Until recently, I was among the many Manitobans who did not know the spot at which our first step to gaining provincial status took place.
Sure, we were told that on Oct. 11, 1869, André Nault crossed the Red River seeking the aid of his cousin Louis Riel to stop surveyors hired by Canada to plot Rupertsland, which had just been purchased from the Hudson Bay Company.
Oral history suggests that the event occurred on Nault’s farm, but the notebook of surveyor Adam Clark Webbe indicated otherwise. We have since learned that it occurred on the community pasture at the west end of Nault’s farm, near what is now Brady Road.
Even the provincial government was unclear of the spot — a marker was placed in Whyte Ridge purporting to be on the spot. In reality, the marker was about three kilometres north of where the event occurred.
At the time, Riel, one of the few members of the métisse community who could speak English, was living in his mother’s house on the Seine River, east of St. Anne’s Road and north of what is now John Bruce Road. The area was known as St. Vital East while Nault’s farm was located in St. Vital West. The farm, just south of Bishop Grandin Boulevard, ran west from the Red River to the community pasture.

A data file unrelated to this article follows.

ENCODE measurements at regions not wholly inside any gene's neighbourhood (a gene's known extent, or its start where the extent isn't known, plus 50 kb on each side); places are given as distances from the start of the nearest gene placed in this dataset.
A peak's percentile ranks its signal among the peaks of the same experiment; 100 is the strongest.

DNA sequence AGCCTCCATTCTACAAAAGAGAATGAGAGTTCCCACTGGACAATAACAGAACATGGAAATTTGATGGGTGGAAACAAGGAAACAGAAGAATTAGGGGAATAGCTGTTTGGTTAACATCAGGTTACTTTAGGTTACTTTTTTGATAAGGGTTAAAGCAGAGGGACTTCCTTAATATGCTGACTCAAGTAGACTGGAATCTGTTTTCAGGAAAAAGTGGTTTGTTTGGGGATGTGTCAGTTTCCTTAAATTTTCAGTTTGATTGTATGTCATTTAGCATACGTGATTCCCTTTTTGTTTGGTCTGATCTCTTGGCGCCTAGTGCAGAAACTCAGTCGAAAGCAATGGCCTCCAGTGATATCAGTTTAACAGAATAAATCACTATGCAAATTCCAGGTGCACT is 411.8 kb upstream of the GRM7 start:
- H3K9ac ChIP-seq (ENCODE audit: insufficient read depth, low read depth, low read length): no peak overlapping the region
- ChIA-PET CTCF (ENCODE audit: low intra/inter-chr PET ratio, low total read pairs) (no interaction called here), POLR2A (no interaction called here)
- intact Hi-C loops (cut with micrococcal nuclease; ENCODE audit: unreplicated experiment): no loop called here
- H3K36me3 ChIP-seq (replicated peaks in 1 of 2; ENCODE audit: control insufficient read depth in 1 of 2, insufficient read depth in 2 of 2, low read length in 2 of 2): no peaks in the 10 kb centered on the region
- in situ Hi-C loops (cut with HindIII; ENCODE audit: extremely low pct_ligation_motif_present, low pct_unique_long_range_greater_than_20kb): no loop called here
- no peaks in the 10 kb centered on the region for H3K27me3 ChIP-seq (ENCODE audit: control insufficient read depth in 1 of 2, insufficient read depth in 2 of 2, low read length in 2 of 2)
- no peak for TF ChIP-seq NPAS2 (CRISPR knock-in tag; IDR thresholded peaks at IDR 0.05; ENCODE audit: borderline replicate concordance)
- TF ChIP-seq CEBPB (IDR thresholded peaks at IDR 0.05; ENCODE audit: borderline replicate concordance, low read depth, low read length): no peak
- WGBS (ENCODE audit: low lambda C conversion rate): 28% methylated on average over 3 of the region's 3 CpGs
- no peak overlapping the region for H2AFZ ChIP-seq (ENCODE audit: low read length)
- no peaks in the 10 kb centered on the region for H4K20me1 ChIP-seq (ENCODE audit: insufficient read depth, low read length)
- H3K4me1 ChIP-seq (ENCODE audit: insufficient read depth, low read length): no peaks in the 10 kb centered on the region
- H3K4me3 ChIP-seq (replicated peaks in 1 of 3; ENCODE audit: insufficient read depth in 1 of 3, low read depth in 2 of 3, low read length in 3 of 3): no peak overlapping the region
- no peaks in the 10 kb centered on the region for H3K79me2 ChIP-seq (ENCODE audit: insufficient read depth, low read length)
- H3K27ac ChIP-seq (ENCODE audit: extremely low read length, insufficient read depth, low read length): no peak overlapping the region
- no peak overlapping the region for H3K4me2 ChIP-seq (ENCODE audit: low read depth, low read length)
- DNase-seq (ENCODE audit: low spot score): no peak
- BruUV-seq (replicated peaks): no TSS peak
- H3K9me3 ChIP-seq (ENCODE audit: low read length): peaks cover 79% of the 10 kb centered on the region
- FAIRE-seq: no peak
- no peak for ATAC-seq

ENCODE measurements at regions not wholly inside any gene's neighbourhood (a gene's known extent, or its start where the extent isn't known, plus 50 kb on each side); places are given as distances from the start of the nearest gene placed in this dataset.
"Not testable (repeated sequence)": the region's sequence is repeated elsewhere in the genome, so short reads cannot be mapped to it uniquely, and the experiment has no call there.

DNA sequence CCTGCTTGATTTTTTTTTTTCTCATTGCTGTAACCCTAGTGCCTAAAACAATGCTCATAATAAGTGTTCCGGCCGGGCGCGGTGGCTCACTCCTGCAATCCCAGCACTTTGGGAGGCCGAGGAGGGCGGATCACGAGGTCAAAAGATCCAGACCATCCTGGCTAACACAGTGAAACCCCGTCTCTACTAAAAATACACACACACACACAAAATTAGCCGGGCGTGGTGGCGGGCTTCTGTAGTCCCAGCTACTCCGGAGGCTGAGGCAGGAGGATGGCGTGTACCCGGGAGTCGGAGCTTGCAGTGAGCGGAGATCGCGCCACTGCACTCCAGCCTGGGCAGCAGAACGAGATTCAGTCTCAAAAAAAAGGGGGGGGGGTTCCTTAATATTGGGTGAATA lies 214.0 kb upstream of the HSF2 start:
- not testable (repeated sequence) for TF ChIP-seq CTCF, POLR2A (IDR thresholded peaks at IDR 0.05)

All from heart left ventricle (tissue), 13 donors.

The secret of where Riel stopped the surveyors became public knowledge on June 23, when members of the l’Union nationale métisse Saint-Joseph du Manitoba braved a howling wind and rain to erect a marker on Brady Road, about three kilometres north of the Perimeter Highway.
Because the exact spot is located on private property, the marker was erected on the road allowance in the RM of MacDonald, about 45 metres away.
Researchers used old and new technology (surveyor’s notes and GPS) to locate the spot, which was unveiled by former Manitoba Lieutenant Governor Yvon Dumont.
Unlike our American cousins, most Canadians have little or no knowledge of local history. It is time for a change.
Bob Holliday is a community correspondent for St. Vital. Email him at email@example.com